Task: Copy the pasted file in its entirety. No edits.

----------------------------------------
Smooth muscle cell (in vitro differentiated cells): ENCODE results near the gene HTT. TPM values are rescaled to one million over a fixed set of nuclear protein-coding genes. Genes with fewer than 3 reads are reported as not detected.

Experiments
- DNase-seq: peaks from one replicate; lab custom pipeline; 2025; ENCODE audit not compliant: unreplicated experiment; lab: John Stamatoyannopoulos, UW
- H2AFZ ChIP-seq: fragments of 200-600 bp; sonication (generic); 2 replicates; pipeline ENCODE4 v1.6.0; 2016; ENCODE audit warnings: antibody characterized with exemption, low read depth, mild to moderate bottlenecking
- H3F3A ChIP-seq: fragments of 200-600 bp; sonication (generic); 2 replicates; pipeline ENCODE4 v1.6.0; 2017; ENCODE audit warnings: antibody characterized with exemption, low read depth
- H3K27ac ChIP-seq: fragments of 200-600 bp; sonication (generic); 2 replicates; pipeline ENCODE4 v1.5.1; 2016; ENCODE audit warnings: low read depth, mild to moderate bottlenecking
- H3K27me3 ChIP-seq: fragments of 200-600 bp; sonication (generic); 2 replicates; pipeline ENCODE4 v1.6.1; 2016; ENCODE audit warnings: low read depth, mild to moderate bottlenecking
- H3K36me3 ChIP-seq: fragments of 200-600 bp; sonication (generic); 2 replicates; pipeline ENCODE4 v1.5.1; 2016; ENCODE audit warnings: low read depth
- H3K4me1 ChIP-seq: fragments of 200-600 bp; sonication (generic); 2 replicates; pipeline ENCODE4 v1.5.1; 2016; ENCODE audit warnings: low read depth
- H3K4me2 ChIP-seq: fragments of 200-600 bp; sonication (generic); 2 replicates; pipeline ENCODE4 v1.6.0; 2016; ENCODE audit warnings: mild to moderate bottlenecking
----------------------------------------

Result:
Smooth muscle cell (in vitro differentiated cells): ENCODE results near the gene HTT. TPM values are rescaled to one million over a fixed set of nuclear protein-coding genes. Genes with fewer than 3 reads are reported as not detected.

Experiments
- DNase-seq: peaks from one replicate; lab custom pipeline; 2025; ENCODE audit not compliant: unreplicated experiment; lab: John Stamatoyannopoulos, UW
- H2AFZ ChIP-seq: fragments of 200-600 bp; sonication (generic); 2 replicates; pipeline ENCODE4 v1.6.0; 2016; ENCODE audit warnings: antibody characterized with exemption, low read depth, mild to moderate bottlenecking
- H3F3A ChIP-seq: fragments of 200-600 bp; sonication (generic); 2 replicates; pipeline ENCODE4 v1.6.0; 2017; ENCODE audit warnings: antibody characterized with exemption, low read depth
- H3K27ac ChIP-seq: fragments of 200-600 bp; sonication (generic); 2 replicates; pipeline ENCODE4 v1.5.1; 2016; ENCODE audit warnings: low read depth, mild to moderate bottlenecking
- H3K27me3 ChIP-seq: fragments of 200-600 bp; sonication (generic); 2 replicates; pipeline ENCODE4 v1.6.1; 2016; ENCODE audit warnings: low read depth, mild to moderate bottlenecking
- H3K36me3 ChIP-seq: fragments of 200-600 bp; sonication (generic); 2 replicates; pipeline ENCODE4 v1.5.1; 2016; ENCODE audit warnings: low read depth
- H3K4me1 ChIP-seq: fragments of 200-600 bp; sonication (generic); 2 replicates; pipeline ENCODE4 v1.5.1; 2016; ENCODE audit warnings: low read depth
- H3K4me2 ChIP-seq: fragments of 200-600 bp; sonication (generic); 2 replicates; pipeline ENCODE4 v1.6.0; 2016; ENCODE audit warnings: mild to moderate bottlenecking